Several years ago, I read a book that had a profound impact on me. I can't remember the author or title (though after some research, I think the author might have been David Bach), but one concept has really stuck with me. The author suggested that you make a list of four to six things that are important to you. Place your list in a circle, not up and down, to show that none of these choices are more or less important than the others. Some suggestions included health, family, education, service, the environment, freedom, marriage, and spirituality. More suggestions lists can be found at The Simple Dollar, or from David Bach's article at Yahoo Finance. None of these are meant to be comprehensive - if playing the accordion is very important to you, add it to your list!
The idea is to organize your spending around the the things you value. When I did this exercise, one of the first things I noticed was that I don't list eating out or buying beer and wine as a core value, but both of those things take up a decent chunk of my spending. I don't spend much at all on my health, despite listing it in my top values. I was really enlightening to see the things I claim to value and the things that I spend money on, and where they align and where they don't jive up at all.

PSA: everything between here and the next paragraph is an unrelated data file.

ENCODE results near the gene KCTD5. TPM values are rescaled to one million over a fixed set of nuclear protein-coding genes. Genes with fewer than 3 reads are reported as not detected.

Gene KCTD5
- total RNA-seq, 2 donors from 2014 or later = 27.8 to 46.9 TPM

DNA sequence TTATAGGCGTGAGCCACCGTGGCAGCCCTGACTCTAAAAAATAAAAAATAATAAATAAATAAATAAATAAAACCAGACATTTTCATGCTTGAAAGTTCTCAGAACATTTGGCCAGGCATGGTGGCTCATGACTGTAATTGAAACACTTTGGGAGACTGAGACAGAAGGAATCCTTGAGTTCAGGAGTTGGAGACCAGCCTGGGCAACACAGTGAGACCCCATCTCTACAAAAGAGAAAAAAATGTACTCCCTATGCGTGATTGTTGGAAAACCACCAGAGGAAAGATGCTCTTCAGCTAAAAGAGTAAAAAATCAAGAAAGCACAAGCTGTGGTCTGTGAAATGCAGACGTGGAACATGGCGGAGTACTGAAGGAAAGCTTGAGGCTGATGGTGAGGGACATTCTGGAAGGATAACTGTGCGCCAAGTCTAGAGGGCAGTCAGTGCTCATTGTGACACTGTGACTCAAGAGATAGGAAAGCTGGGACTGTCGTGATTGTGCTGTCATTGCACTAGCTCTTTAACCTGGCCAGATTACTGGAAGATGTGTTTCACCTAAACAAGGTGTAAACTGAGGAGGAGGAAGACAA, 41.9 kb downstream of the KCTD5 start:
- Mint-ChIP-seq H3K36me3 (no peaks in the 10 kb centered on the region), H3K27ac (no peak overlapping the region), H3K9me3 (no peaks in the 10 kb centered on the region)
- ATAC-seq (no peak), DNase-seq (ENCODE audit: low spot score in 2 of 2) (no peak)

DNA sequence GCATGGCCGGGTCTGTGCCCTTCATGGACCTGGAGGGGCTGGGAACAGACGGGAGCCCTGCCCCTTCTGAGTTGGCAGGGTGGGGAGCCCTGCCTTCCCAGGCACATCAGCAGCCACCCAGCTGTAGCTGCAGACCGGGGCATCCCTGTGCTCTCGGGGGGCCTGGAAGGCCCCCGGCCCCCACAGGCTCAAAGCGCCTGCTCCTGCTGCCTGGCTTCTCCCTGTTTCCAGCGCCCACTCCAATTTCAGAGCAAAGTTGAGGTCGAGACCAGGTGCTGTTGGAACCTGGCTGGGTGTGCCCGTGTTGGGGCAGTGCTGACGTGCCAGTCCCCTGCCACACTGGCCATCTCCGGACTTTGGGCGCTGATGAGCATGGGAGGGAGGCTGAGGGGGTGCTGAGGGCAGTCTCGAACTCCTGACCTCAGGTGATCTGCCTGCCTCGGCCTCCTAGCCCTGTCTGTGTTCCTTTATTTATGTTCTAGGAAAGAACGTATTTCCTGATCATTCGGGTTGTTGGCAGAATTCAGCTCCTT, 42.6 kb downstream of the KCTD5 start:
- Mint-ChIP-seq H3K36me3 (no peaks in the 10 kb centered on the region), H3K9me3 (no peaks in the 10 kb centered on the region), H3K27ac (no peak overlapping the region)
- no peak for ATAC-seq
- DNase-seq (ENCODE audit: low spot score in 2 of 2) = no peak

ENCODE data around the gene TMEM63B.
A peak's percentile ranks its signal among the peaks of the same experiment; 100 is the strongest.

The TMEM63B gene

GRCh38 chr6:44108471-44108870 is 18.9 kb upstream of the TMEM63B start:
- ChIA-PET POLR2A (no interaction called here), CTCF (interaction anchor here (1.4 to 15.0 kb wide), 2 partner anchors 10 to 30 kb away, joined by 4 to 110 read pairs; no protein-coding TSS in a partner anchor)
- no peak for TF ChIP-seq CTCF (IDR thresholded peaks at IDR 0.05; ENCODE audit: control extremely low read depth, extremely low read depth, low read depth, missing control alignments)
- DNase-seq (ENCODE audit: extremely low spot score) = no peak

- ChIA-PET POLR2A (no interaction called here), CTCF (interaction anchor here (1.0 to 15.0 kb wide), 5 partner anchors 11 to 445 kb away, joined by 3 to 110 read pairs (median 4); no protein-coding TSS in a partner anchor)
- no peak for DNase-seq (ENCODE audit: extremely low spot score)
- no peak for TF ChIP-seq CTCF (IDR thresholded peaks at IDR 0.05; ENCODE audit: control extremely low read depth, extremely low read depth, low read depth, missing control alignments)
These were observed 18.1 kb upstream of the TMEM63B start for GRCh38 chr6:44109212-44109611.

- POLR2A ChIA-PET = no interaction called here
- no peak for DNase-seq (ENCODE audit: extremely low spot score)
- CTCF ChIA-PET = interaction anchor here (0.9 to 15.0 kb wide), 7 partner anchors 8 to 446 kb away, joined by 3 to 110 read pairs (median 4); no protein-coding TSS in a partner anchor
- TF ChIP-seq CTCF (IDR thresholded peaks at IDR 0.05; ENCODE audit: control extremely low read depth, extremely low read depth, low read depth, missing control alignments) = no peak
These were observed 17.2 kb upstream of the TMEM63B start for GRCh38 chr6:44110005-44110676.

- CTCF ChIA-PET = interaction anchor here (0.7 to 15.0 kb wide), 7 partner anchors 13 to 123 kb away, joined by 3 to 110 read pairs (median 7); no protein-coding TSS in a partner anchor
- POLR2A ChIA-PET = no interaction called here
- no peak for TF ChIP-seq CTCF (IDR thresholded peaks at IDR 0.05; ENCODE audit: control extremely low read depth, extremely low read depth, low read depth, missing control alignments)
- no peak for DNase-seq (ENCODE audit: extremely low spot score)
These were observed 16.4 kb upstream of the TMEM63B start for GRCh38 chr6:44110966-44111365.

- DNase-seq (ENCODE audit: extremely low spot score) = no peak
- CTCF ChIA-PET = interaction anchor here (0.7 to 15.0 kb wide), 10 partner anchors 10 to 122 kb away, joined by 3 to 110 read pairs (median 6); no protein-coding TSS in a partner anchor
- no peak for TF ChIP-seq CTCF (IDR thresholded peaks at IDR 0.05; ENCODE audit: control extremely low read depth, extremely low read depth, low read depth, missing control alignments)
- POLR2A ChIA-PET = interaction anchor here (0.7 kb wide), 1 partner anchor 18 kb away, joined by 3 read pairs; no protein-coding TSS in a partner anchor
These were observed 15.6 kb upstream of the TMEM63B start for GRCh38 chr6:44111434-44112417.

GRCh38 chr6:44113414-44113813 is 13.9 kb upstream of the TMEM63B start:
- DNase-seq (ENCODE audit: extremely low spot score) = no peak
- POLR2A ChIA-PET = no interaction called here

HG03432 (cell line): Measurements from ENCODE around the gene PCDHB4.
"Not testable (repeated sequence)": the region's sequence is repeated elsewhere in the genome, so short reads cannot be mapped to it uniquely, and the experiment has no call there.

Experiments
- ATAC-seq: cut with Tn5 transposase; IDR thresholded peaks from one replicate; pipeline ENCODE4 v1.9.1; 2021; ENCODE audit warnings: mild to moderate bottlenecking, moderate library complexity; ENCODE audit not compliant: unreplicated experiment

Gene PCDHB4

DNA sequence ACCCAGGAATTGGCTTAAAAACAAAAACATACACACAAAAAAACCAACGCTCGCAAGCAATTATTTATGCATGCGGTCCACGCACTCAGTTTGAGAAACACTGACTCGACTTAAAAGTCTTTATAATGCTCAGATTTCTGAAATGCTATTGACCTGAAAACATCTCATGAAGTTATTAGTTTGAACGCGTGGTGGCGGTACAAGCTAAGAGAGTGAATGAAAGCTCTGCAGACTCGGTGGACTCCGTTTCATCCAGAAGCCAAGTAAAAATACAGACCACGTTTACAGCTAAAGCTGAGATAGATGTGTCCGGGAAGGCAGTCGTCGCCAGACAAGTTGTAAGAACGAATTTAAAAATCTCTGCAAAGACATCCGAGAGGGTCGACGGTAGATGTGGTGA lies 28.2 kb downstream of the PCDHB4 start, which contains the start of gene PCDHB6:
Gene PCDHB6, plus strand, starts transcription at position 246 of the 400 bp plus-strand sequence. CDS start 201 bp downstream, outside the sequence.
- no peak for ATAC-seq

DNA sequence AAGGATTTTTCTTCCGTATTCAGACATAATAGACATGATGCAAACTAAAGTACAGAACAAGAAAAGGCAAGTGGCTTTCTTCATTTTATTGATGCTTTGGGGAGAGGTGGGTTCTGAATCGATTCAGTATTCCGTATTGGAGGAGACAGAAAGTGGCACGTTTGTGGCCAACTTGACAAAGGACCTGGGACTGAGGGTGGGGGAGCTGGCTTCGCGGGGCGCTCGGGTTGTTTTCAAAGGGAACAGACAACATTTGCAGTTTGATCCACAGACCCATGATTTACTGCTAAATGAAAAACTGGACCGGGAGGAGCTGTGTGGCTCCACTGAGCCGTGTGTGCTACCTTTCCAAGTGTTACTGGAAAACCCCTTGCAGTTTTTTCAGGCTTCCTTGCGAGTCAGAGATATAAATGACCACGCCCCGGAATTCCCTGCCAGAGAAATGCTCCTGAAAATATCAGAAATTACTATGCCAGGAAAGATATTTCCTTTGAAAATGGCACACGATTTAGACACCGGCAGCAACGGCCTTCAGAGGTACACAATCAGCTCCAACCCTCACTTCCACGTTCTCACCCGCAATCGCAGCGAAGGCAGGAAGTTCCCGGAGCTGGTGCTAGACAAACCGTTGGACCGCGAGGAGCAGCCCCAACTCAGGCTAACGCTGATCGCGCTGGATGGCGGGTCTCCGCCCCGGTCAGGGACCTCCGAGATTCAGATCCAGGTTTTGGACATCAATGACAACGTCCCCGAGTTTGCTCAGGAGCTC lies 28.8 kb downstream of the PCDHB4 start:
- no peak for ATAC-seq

As a result, I've made some different choices. Just this weekend, I'm going to get a manicure with my daughter before she goes to prom. I don't value manicures at all, and I normally wouldn't spend money on them, but my family is at the top of the list. With a graduating senior heading off to college, any opportunity to make a family memory is a high financial priority.
I challenge you to try this exercise. Make a list of the things that are most important to you, then think for a bit about how your spending reflects these values. Let me know if you find this useful!